Our dichotomous setup consists of two venues located in a post-collapse environment. Wiley City, surveilled and circumspect, hogs many resources and enforces conformity while indulging excesses. Ashtown, just a small distance away, survives feistily, albeit precariously, with ingenuity, freedom and less of everything.

Our narrator is a woman who has assumed the name of “Mr. Scales.” She is a “runner” for the Emperor of Ashtown, a fellow named Nik Nik. Runners are a kind of praetorian guard, blending intense killing skills along with jack-of-all-trade fixer capabilities. Although there are other runners who beat Scales in certain areas, her combination of qualities puts her at the top of the pecking order. And of course, it doesn’t hurt that she is the Emperor’s sister—a secret known to very few.

I commit a small spoiler here, but the surprising reveal comes early on, and the rest of the novel is contoured by their relationship. Scales is without any aspirations to power, and is content—one could hardly call her “happy”—to remain an assassin of the state. But of course, any contentment is a recipe for change, and events will propel Scales beyond her wonted niche.

The engine of the plot is a series of bizarre deaths. Five or six individuals—both in Ashtown and in Wiley City—have more or less exploded bodily, becoming red ruins of flesh and blood and bone. Why? It eventuates that invaders from across the multiverse are attempting incursions, and this is what happens to their avatars when the invading doppelgangers arrive. Stopping this assault will eventually involve a treacherous alliance between the haves and the have-nots, which will test Scales almost to destruction.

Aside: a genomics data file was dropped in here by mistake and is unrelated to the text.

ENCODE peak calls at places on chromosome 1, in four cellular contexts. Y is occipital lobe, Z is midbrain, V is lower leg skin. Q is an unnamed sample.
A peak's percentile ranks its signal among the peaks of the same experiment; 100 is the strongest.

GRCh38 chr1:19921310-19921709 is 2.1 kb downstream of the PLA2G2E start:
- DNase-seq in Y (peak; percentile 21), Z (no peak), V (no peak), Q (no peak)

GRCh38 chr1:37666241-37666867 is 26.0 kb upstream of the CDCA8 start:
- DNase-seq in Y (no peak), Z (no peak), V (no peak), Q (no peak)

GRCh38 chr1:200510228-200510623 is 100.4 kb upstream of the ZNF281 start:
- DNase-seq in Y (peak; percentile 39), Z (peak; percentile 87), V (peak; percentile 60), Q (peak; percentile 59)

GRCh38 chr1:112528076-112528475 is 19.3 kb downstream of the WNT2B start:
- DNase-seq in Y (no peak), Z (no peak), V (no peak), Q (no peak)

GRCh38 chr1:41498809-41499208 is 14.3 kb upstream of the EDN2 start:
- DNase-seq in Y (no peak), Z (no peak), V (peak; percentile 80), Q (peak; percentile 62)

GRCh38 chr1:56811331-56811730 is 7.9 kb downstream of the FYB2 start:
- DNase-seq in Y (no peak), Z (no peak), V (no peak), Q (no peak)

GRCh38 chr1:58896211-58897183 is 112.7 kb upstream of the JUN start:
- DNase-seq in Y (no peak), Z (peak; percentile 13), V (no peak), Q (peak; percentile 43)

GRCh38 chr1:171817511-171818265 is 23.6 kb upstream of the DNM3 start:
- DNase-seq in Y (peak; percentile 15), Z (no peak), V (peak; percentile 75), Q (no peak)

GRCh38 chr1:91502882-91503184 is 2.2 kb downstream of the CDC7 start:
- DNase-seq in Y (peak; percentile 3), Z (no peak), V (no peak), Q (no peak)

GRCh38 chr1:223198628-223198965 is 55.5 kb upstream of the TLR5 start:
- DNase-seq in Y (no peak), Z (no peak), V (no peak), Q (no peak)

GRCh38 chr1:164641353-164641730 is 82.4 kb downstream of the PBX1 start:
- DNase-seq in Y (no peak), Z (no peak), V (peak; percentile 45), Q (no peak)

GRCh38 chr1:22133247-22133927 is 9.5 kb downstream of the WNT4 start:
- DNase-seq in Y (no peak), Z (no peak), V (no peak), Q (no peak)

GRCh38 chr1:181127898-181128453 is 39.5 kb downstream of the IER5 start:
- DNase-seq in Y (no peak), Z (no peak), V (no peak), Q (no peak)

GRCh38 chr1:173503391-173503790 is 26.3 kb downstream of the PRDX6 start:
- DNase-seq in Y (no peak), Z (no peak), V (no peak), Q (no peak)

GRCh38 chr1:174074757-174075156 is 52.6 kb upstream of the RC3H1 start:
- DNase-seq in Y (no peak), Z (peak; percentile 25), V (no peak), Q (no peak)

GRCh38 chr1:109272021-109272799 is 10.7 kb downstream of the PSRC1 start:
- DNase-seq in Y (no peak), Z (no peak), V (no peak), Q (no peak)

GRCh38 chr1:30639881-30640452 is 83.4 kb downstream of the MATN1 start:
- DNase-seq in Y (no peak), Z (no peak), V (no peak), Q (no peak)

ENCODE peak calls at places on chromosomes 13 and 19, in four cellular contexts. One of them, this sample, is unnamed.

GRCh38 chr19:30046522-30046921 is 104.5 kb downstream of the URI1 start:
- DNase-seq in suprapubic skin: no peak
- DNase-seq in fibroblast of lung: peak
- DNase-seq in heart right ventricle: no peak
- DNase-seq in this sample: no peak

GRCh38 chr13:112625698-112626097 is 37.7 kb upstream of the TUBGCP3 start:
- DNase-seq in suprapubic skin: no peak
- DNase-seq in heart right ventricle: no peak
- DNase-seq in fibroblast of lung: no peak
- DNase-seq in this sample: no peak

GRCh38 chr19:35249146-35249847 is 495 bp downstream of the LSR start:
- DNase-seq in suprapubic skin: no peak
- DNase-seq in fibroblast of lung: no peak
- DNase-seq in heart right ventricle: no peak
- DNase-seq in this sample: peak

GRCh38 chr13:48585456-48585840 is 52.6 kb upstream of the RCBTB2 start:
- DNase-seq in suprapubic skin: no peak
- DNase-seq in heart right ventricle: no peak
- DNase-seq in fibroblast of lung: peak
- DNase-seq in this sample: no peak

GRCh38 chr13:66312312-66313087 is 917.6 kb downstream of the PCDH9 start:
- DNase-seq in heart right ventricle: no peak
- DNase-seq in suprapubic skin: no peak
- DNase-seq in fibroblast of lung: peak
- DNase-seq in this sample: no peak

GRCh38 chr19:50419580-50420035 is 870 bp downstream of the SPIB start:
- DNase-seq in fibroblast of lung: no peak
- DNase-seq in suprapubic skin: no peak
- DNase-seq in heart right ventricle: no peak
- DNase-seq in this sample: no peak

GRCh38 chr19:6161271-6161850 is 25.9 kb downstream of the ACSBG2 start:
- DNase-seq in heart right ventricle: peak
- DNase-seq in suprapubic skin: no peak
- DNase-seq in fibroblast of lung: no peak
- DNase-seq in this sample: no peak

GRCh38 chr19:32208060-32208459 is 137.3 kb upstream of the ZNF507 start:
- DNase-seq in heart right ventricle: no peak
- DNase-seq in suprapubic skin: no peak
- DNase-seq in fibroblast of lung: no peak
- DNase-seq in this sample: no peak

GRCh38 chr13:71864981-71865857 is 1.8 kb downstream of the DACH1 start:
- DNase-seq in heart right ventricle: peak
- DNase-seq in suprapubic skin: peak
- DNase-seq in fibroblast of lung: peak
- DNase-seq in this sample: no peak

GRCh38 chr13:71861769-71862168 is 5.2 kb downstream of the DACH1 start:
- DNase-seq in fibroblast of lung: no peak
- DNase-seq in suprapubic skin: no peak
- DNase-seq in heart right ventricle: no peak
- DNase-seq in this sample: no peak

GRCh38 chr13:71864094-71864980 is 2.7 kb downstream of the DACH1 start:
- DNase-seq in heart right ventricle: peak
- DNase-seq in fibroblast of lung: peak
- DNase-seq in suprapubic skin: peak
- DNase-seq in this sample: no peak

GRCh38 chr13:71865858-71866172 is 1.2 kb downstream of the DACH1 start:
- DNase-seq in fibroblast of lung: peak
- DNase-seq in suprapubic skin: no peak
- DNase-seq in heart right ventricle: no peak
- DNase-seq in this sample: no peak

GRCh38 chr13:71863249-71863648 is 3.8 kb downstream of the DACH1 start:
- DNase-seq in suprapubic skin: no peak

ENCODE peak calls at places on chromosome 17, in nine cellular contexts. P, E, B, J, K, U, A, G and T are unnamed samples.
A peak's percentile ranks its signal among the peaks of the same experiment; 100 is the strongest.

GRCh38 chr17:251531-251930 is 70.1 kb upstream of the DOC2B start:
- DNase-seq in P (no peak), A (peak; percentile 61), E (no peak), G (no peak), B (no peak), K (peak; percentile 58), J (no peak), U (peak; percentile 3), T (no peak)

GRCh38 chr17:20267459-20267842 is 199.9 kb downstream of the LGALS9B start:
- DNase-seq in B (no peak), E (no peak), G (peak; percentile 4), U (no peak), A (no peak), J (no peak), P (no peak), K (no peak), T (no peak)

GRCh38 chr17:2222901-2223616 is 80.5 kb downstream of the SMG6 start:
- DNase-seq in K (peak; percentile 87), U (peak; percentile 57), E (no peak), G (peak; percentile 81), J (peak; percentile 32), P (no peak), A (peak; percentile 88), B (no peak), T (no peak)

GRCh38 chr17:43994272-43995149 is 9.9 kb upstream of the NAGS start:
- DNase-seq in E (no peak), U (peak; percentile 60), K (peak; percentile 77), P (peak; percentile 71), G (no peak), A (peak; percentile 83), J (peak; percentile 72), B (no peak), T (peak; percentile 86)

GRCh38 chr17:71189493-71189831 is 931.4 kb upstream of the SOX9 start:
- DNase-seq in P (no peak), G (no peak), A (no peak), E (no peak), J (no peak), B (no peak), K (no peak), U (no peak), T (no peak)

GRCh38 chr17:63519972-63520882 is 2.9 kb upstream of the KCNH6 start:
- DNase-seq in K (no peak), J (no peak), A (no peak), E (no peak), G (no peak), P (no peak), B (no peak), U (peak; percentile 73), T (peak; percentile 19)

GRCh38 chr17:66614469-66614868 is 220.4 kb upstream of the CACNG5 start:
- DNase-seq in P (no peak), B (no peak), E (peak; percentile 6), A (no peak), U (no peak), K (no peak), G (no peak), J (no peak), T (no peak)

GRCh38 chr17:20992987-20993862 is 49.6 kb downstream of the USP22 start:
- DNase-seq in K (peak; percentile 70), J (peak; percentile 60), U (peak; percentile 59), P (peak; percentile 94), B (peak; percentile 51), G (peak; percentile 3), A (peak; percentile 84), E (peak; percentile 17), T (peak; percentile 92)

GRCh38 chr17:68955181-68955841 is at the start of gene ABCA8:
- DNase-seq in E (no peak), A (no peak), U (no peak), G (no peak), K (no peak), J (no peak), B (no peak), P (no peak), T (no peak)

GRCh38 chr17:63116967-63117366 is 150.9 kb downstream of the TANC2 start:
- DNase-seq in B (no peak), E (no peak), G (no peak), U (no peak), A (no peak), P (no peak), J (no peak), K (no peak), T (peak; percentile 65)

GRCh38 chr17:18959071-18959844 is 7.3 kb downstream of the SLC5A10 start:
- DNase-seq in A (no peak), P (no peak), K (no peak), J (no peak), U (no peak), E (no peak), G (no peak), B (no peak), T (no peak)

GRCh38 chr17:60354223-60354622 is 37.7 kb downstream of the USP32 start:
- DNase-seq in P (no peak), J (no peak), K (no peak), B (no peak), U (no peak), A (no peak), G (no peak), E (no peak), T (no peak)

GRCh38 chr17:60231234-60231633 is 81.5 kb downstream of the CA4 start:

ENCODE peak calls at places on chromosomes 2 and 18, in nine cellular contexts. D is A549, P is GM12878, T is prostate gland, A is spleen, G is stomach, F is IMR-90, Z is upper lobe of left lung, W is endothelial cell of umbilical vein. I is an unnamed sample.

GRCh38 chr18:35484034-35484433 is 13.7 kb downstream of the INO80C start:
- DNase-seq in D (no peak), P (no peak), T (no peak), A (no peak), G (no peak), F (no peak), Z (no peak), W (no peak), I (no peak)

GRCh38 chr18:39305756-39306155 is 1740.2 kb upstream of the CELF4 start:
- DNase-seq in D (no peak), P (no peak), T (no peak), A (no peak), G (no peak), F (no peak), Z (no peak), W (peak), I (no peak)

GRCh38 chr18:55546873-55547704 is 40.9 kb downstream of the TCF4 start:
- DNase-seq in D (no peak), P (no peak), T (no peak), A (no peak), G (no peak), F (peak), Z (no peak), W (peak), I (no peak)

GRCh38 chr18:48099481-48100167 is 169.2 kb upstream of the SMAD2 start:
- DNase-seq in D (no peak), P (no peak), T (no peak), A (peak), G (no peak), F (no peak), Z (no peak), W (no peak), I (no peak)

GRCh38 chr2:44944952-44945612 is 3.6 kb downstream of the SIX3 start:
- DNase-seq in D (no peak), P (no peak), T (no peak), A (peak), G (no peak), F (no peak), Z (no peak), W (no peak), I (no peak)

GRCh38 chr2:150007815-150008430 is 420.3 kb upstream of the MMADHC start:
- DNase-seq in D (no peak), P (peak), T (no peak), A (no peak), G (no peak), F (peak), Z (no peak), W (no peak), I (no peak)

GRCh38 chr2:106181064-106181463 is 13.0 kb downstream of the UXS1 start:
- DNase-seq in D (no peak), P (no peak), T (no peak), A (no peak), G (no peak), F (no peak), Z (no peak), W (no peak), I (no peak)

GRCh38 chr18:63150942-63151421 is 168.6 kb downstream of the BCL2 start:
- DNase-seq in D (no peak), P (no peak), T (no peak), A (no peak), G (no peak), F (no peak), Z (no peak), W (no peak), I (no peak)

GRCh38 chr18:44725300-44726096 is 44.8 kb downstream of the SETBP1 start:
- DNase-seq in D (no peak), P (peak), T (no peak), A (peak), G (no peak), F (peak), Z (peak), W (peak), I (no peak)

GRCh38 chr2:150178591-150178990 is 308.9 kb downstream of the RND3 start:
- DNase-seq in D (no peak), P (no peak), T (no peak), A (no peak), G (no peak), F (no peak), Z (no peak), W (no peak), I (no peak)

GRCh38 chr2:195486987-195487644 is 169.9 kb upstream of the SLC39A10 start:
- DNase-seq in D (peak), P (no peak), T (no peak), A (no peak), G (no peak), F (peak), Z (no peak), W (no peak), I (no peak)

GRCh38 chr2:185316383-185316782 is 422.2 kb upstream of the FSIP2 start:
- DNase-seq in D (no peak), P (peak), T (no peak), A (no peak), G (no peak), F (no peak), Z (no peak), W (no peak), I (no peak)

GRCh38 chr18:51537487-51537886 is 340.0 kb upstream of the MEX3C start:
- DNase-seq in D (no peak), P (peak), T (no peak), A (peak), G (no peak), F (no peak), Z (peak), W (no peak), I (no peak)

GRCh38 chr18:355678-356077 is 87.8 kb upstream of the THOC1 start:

But along the way we are treated in large part to what I think of as a C. J. Cherryh-style journey of interpersonal relations. Cherryh pioneered the in-depth emotional exploration of loyalty, duty, servility, honor, sacrifice and kinship in a fantastical milieu, and Johnson follows suit. The cadre of Scales’s fellow runners—Tear, Crook, Cheeks, Dragon, et al—are a colorful lot, vividly limned. Some love her, some hate her; some are rivals, some are allies. Her up-and-down, back-and-forth interactions with these peers—as well as her somewhat twisted sibling rivalries—fill many of these pages not devoted to the main plot, veering from romance to bonhomie to gladiatorial combat.

Because Scales is present on every page of this tale, her own depiction has to grab the reader if the book is to succeed, and I think Johnson manages this vital demand quite well. Scales blends a kind of doomed romance with fatalism, tenderness with brutality, short-sightedness with clarity of vision, self-sacrifice with egotism, black humor with literal-mindedness. She shows herself large enough to contain and channel and divert the immense consequences of the crisis.

Thanks to these amalgamated qualities in its narrator, and to Johnson’s unrelenting addressing of the eternal societal tensions, Those Beyond the Wall nobly carries forward the old and ineradicable battle between hearth and wilderness.

 

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Paul Di Filippo has been writing professionally for over 30 years, and has published almost that number of books. He lives in Providence RI, with his mate of an even greater number of years, Deborah Newton.